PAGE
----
In the seven months leading up to the August recess, Congress has considered a number of bills that impact infrastructure development, but only passed the Moving Ahead for Progress in the 21st Century Act, which reauthorizes surface transportation programs, leaving several infrastructure-related legislative priorities unresolved. While the House has passed H.R. 5972, the Transportation, Housing and Urban Development, and Related Agencies Appropriations Act, and H.R. 5325, the Energy and Water Development and Related Agencies Appropriations Act, the Senate has yet to vote on the equivalents. Additionally, neither body has acted on bills to reauthorize Coast Guard activities (H.R. 5887/S. 1665). Further, other infrastructure bills remain stalled, such as  H.R. 6026, the DREDGE Act, which would allow the Army Corps of Engineers to dredge the Mississippi River to accommodate larger vessels traveling from the expanded Panama Canal. It is very unlikely that Congress will complete work on any major infrastructure legislation with the limited time remaining in the legislative year. Action on appropriations is expected to come in a six month continuing resolution, setting overall spending levels at those authorized by the Budget Control Act. As such, additional funding and major authorization questions will remain until the new Congress convenes next year.

At the Agencies

The Transportation Security Administration (TSA) and the American Federation of Government Employees (AFGE) have reached a labor agreement for the representation of TSA’s 43,000 employees. The labor contract, which includes collective bargaining, will require a vote from TSA employees to go into effect. AFGE was elected by TSA employees in June and has been negotiating the terms of the labor agreement since. The terms of the agreement have not been released.

The National Petroleum Council (NPC), the federal advisory committee to the Secretary of Energy, released itsAdvancing Technology for America’s Transportation Future report. The report predicts that internal combustion fueled engines will still reign as the leading vehicular propulsion system in 2030. The NPC believes that vehicles powered by compressed natural gas, not electric batteries, will be the closest competitor to combustion engines, assuming the price of natural gas remains low. However, the report states that the lack of infrastructure supporting compressed natural gas engines would be a considerable barrier to their success.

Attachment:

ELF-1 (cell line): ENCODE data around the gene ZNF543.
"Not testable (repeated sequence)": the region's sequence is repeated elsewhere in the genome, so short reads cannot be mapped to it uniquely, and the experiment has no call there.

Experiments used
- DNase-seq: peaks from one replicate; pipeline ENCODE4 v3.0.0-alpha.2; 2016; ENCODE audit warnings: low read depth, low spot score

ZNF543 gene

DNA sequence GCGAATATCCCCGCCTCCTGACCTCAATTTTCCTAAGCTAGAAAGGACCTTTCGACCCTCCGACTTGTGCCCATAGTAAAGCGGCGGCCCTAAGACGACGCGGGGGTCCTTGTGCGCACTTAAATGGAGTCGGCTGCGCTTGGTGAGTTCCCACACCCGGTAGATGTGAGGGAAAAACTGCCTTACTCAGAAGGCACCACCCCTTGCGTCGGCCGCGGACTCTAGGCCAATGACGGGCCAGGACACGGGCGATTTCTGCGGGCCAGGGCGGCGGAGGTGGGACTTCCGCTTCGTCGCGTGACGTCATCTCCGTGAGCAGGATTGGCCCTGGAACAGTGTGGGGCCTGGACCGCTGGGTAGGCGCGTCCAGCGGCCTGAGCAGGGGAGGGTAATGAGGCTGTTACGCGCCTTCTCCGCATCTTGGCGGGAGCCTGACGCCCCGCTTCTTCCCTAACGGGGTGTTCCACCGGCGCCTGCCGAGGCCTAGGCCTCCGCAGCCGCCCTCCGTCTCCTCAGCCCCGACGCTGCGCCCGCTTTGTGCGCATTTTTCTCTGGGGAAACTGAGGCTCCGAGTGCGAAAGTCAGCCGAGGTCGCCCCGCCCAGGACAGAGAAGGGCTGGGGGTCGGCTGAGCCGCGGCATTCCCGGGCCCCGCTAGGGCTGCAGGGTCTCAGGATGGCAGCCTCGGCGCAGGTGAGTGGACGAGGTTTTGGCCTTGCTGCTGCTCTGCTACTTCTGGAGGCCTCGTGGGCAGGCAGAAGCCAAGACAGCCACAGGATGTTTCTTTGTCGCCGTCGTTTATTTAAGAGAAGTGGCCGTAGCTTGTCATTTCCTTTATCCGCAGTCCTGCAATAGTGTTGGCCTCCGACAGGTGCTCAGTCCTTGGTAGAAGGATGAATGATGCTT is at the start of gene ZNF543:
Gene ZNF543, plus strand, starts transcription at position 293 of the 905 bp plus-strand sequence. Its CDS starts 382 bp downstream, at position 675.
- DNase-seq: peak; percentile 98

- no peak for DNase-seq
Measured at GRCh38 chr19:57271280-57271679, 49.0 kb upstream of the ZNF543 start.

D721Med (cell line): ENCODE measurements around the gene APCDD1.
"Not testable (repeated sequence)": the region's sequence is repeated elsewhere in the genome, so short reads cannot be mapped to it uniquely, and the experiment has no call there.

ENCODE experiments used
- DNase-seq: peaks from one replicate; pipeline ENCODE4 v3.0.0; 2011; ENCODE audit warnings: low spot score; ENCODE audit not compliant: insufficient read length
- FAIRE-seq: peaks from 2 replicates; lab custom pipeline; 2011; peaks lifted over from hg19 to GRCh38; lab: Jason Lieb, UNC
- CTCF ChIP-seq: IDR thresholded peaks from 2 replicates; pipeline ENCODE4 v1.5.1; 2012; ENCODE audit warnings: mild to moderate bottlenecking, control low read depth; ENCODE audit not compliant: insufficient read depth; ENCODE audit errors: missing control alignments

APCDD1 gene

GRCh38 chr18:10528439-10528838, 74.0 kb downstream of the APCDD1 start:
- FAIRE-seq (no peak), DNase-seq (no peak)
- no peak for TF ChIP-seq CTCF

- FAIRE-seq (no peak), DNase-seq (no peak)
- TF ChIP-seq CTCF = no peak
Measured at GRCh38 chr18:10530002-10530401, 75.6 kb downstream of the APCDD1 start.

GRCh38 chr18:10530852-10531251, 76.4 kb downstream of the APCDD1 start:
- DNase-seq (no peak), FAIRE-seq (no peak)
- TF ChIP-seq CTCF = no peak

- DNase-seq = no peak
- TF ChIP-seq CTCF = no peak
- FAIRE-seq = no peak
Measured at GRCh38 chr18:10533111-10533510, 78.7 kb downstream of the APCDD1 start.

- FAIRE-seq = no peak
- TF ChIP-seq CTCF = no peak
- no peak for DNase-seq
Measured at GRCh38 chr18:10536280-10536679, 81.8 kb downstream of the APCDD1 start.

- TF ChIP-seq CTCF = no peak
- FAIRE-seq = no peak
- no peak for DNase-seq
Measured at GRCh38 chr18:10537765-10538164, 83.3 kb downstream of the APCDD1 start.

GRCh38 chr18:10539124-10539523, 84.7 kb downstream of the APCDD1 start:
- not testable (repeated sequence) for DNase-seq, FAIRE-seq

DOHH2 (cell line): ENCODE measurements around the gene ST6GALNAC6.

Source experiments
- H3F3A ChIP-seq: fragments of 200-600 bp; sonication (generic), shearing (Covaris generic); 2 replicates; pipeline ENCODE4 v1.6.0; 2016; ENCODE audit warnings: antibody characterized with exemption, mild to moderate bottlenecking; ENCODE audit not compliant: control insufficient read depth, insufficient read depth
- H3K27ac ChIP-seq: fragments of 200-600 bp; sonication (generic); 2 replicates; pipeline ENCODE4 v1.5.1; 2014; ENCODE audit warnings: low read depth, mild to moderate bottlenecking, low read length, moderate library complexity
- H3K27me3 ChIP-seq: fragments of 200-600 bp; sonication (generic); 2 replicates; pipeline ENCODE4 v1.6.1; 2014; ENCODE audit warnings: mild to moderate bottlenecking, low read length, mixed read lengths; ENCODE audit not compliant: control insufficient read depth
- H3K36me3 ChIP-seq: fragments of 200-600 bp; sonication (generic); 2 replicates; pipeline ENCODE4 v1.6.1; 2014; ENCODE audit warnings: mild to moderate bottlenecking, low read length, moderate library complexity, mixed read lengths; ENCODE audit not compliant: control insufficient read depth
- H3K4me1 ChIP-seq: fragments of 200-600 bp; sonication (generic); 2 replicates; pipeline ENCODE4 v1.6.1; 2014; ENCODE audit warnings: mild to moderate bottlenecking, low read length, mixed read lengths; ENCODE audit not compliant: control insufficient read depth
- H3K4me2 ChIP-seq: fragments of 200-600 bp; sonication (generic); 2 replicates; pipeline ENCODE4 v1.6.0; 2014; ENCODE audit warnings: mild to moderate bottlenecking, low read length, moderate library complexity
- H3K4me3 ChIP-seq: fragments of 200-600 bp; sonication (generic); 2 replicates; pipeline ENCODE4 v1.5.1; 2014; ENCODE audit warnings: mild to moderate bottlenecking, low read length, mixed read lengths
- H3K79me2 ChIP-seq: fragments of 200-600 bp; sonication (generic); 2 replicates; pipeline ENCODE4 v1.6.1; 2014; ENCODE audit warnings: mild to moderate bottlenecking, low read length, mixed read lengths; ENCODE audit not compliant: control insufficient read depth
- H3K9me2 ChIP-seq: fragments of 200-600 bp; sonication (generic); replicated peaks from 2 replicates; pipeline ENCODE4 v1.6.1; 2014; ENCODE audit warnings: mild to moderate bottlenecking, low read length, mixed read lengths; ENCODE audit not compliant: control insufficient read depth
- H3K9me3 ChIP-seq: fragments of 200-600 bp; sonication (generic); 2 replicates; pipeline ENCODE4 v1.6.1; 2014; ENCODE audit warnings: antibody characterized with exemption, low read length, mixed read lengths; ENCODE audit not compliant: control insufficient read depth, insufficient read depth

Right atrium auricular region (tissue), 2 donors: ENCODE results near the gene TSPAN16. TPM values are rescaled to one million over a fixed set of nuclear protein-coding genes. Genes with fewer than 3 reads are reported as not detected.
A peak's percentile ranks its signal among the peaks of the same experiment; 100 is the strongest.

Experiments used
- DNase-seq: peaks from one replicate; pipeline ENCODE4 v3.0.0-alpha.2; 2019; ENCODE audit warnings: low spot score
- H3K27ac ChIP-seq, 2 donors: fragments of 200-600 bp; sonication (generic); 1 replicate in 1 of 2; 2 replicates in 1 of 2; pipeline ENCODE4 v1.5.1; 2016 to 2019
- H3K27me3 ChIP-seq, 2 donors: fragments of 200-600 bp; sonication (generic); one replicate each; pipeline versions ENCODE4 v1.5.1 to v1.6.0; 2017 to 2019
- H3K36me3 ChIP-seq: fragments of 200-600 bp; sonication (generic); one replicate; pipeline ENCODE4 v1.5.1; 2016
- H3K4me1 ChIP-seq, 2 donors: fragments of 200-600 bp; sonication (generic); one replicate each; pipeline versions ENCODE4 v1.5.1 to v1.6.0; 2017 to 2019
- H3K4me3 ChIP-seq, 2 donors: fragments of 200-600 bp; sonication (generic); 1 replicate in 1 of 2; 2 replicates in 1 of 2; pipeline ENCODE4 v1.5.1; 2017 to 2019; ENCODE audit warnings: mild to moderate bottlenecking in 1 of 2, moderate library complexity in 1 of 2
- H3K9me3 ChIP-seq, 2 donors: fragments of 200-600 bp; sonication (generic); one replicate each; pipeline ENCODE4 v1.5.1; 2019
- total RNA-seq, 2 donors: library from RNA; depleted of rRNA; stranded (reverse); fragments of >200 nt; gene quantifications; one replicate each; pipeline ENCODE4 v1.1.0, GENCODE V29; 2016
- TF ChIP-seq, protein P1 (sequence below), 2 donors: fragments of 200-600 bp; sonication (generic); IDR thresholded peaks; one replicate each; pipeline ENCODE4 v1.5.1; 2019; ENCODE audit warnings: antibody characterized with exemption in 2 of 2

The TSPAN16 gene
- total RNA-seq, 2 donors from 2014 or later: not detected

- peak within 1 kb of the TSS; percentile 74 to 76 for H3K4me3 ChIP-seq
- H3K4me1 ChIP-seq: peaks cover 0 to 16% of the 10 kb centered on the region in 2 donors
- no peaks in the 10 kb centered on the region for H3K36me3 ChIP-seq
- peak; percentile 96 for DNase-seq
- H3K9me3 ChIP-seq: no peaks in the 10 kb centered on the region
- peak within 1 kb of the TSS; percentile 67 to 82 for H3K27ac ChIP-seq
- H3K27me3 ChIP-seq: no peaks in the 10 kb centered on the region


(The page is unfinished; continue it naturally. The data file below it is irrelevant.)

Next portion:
In the States

New York: Governor Andrew Cuomo is considering a plan that will reallocate $47 million in funds intended for work on roads and bridges within Seneca Nation of Indians (SNI) territory if a resolution is not reached quickly to allow important transportation work to proceed. The project to reconstruct 11.5 miles of Interstate 86 stalled when SNI leaders demanded “exorbitant” new fees for work within the territory and failed to negotiate with New York state.  In an effort to solve this dispute, New York has proposed allowing the SNI to take its fee from the more than $400 million in revenue the Senecas still owe the state relating to its three Western New York casinos. The work scheduled for SNI territory has a combined cost of over $40 million and would create hundreds of construction jobs. 

Georgia:The proposed transportation sales tax that we discussed in our last alert was voted down in nine of twelve multi-county regions. The Transportation Special Purpose Local Option Sales Tax (T-SPLOST) was a one cent state sales tax that would have helped fund infrastructure improvements throughout Georgia. If passed, the tax would have provided $18 billion for road and transit projects in the state, including $6.1 billion going to the metro Atlanta area. Although advocates of the plan had hoped that the largely Democratic Atlanta region would provide a base of support for the tax, over 63 percent of voters voted against the referendum. 

Massachusetts: The Massachusetts Senate has passed a nearly $1.4 billion transportation bond bill to fund infrastructure projects throughout the state. The bill is aimed at maintaining and repairing the Commonwealth’s existing infrastructure and creating jobs throughout the state. 

Virginia: Gov. Bob McDonnell announced that Virginia has entered into a public-private partnership to construct 29 miles of HOV/HOT lanes on I-95. The construction will create 8,000 jobs and approximately $2 billion in economic activity. Two private companies have agreed to finance $854 million of the project’s estimated $925 million price tag in exchange for a 76 year concession period on the stretch of road. Virginia will maintain ownership of the infrastructure.  The construction will begin next month and is slated to be completed in 2014. 

 

Cyber Security Alter

Lest one question the severity of the evolving challenges in our rapidly growing cyber world, President Obama has crystallized it succinctly: (1) "cyber threat is one of the most serious economic and national security challenges we face as a nation;" and (2) "America’s economic prosperity in the 21st century will depend on cybersecurity." In other words, President Obama has declared cybersecurity to be a national security priority.
 

Our firm has just posted an alert.(pdf) on "The White House's 'Progress' Report on Cybersecurity: There's a Long Road Ahead." We hope you find this information beneficial and informative.